All of these areas need to work together to produce optimal shoulder function.

I see this a lot in my patients.

In the person below, you can see that they do not have full overhead mobility, yet they are trying to overhead press and other activities in the gym, flaring up their shoulder.

shoulder impingement overhead mobility

If all we did with this person was treat the location of the pain in his anterior shoulder, our success will be limited. He’ll return to the gym and start the process all over if we don’t restore this mobility restriction.

The funny thing about this is that people are rarely aware that they even have this limitation until you show them.

Also, keep in mind that this is not “chronic pain.” Sure this person has had shoulder pain for 8 months, but it’s because they keep irritating the area. This is more like recurring acute pain.

Differentiating Between the Types of Shoulder Impingement

In my online shoulder program on the Evidence Based Evaluation and Treatment of the Shoulder, I talk about different ways to assess shoulder impingement that may impact your rehab or training. There are specific tests to assess each type of impingement we discussed above.

The two most popular special tests for shoulder impingement are the Neer test and the Hawkins test.

In the Neer test, the examiner stabilizes the scapula while passively elevating the shoulder, in effect impinging the humeral head into the acromion.

In the Hawkins test, the examiner elevates the arm to 90 degrees of abduction and forces the shoulder into internal rotation, impinging the cuff under the subacromial arch.

As I mentioned earlier, these special tests for shoulder impingement are provocative in nature, meaning that we are looking for reproduction of pain.

Both of them will cause the structures to impinge in all of us, but they shouldn’t produce pain. But if the area is sensitive and irritable, they will cause pain.

You can alter these tests slightly to see if they elicit different symptoms that would be more indicative to the coracoacromial arch or subcoracoid types of subacromial impingement.

Because these structures are more anterior, we can alter the tests to better assess this area.

The Neer test can be performed in the sagittal plane, and the Hawkins test can be modified and performed in a more horizontally adducted position. Both of these positions will impinge more anteriorly.

shoulder impingement special test - hawkins kenedy test neer test.jpg

There is a good chance that many patients with subacromial impingement may be symptomatic with all of the above tests, but you may be able to detect the location of subacromial impingement (acromial versus coracoacromial arch) by watching for subtle changes in symptoms with the above four tests.

Now, before we go any further, let’s talk briefly about the reported accuracy of these tests in the literature.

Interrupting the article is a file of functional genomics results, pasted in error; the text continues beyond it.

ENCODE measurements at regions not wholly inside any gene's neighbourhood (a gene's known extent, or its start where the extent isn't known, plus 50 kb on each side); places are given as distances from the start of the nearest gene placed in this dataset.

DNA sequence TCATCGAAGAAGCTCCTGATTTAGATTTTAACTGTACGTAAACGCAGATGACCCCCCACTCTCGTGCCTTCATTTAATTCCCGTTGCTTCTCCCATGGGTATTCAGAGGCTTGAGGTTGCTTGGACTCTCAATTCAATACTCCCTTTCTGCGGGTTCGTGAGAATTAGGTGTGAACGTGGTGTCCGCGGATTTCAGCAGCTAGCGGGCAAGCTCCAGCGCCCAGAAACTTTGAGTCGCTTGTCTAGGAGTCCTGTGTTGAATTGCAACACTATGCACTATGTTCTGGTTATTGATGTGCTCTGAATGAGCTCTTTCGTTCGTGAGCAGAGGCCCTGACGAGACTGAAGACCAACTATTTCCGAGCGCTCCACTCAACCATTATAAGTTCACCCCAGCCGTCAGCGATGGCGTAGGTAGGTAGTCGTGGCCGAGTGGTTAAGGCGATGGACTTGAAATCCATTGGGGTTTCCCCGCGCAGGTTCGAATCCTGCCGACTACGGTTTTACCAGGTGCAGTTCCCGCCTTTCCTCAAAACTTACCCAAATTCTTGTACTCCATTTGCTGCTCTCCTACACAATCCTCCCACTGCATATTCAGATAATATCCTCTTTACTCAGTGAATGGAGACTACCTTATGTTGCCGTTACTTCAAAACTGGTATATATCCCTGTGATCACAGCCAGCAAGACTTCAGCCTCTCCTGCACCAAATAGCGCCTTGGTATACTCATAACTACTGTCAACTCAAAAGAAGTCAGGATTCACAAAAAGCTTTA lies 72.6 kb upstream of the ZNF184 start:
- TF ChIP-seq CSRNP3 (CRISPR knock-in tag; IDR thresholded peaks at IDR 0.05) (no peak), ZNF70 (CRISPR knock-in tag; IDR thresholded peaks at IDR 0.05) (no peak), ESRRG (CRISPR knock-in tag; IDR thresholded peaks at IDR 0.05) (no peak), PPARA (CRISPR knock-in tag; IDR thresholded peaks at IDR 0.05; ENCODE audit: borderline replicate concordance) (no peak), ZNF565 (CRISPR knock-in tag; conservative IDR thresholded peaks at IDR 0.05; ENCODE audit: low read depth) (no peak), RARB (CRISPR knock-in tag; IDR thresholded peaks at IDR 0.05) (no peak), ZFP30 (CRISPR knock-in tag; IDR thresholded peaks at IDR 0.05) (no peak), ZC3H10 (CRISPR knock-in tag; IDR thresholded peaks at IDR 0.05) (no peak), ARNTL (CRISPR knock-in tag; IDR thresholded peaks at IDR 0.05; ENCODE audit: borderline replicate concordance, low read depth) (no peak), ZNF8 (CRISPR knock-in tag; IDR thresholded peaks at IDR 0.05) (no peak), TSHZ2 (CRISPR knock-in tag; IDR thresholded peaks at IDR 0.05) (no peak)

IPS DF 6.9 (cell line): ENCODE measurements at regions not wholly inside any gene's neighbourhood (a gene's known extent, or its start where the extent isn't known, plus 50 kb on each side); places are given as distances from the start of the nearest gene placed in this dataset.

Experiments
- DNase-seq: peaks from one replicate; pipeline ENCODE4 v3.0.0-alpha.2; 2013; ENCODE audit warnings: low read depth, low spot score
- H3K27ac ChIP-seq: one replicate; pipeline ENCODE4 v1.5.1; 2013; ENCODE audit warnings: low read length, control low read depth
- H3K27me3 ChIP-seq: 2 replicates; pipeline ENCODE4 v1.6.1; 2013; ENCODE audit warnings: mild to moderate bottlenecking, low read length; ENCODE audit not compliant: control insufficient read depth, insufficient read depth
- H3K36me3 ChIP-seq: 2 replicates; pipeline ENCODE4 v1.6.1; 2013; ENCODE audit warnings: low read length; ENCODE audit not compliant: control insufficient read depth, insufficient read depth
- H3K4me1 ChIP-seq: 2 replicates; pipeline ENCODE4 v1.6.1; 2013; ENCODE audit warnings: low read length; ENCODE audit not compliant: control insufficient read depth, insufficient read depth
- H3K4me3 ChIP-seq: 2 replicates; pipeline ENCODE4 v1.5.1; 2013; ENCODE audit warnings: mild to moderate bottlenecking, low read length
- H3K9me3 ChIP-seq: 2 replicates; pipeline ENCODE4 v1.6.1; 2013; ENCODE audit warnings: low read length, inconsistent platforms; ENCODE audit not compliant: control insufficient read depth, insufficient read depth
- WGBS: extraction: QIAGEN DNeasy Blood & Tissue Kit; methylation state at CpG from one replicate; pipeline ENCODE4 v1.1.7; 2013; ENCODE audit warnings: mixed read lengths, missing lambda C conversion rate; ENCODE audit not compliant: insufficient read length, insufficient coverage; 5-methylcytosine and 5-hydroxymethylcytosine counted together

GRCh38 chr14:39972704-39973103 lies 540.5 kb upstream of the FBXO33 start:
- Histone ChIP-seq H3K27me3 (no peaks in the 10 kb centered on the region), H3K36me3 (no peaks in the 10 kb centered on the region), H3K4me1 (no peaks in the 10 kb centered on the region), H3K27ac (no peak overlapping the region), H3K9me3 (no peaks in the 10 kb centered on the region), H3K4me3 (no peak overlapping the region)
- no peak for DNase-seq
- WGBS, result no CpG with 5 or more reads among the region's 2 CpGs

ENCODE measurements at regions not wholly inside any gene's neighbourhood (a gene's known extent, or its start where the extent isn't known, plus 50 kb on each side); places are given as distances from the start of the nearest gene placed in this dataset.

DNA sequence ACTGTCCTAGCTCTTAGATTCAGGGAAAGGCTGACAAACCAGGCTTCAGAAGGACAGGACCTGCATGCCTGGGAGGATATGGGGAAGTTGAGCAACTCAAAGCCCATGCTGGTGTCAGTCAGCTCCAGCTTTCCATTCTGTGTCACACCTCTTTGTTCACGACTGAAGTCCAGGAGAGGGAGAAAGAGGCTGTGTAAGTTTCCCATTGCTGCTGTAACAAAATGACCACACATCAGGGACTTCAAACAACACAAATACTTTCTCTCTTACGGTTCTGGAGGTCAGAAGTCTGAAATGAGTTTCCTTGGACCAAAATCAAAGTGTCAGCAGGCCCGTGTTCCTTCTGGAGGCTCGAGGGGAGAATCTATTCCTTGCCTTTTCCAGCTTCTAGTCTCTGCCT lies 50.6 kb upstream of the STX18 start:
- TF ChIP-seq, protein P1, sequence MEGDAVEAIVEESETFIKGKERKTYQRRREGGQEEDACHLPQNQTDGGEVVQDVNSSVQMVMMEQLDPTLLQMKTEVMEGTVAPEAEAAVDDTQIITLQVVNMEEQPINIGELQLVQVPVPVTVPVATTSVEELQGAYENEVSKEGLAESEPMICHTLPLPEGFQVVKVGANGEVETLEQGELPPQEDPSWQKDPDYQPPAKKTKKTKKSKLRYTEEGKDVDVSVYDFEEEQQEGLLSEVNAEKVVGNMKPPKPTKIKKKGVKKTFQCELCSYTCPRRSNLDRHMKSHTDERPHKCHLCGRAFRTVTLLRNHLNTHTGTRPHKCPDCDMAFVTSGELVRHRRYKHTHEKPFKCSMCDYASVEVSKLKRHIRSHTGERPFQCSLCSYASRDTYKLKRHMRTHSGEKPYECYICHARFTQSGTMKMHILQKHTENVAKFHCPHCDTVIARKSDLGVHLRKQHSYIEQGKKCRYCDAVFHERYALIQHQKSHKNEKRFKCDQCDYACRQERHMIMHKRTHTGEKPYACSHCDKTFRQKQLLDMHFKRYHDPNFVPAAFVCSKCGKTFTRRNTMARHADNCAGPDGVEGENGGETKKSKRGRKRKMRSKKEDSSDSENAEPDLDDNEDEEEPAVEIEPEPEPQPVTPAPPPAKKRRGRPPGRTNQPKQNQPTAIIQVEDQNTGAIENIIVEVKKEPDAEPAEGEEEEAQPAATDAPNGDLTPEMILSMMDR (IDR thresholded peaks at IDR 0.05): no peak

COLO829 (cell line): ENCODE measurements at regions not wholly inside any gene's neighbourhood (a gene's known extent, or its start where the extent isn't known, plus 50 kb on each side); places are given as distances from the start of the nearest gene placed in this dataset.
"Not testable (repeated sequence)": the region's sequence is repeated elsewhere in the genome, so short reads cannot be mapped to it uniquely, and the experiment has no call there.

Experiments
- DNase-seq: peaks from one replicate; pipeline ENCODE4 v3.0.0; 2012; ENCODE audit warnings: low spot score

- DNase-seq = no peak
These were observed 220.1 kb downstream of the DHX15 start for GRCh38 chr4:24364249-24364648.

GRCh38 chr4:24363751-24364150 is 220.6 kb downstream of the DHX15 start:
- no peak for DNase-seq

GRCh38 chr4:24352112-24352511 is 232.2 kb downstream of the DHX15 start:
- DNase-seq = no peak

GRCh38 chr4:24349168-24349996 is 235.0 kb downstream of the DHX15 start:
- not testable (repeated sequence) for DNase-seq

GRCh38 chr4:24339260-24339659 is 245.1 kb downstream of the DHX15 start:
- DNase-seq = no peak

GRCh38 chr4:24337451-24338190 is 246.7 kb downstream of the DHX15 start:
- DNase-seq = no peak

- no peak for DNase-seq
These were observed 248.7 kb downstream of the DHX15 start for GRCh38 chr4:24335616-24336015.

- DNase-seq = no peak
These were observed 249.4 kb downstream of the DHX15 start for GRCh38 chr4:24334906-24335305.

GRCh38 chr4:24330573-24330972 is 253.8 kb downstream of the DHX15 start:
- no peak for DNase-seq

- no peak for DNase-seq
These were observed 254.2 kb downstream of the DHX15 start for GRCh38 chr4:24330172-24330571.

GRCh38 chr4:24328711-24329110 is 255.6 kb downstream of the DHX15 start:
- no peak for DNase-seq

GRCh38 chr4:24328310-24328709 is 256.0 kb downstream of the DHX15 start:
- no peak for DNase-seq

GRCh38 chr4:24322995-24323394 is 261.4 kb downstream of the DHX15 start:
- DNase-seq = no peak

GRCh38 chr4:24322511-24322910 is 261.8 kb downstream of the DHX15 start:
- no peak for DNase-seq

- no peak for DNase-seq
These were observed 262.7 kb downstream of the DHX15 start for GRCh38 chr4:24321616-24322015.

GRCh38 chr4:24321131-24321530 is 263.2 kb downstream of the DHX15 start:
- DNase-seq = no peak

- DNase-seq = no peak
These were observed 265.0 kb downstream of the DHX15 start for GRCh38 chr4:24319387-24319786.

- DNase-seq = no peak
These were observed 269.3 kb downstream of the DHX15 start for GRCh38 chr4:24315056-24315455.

Just like we’ve talked about with the studies looking at the treatment effectiveness in people with shoulder impingement, most studies published vaguely look at how accurate a test may be at detecting “impingement.” Hopefully, if you’ve gotten this far in the article, you see how flawed this approach is, as this is simply too broad.

How can we evaluate how “specific” a special test is for such a “non-specific” diagnosis?

Internal impingement is a different beast.

This type of impingement, which is most commonly seen in overhead athletes, is typically the result of some hyperlaxity of the shoulder in the anterior direction.

As the athlete comes into full external rotation, such as the position of a baseball pitch, tennis serve, volleyball serve, and others, the humeral head slides anterior slightly causing the undersurface of the cuff to impingement on the inside against the posterior-superior glenoid rim and labrum.

shoulder internal impingement

This is what you hear of when baseball players have “partial thickness rotator cuff tears” the majority of the time. They aren’t the same partial thickness tears your grandmother has.

The best special test for internal impingement is simple and is exactly the same as an anterior apprehension test.

The examiner externally rotates the arm at 90 degrees abduction and watches for symptoms. Unlike the shoulder instability patient, someone with internal impingement will not feel apprehension or anterior symptoms. Rather, they will have a very specific point of tenderness in the posterosuperior aspect of the shoulder (below left). When the examiner relocates the shoulder by giving a slight posterior glide of the humeral head, the posterosuperior pain diminishes (below right).

3 Keys to Treating Shoulder Impingement – How Does Treatment Vary?

Using the three main keys from the above information, you can alter your treatment and training programs based on the specific of impingement exhibited:

  1. The location of shoulder impingement – bursal or articular sided impingement
  2. The structures involved – Subacromial, coracoacromial arch, subcoracoid, or internal impingement
  3. The underlying cause of shoulder impingement – primary or secondary.

I promise you are going to have much more success in designing a physical therapy or training program if you factor in these keys.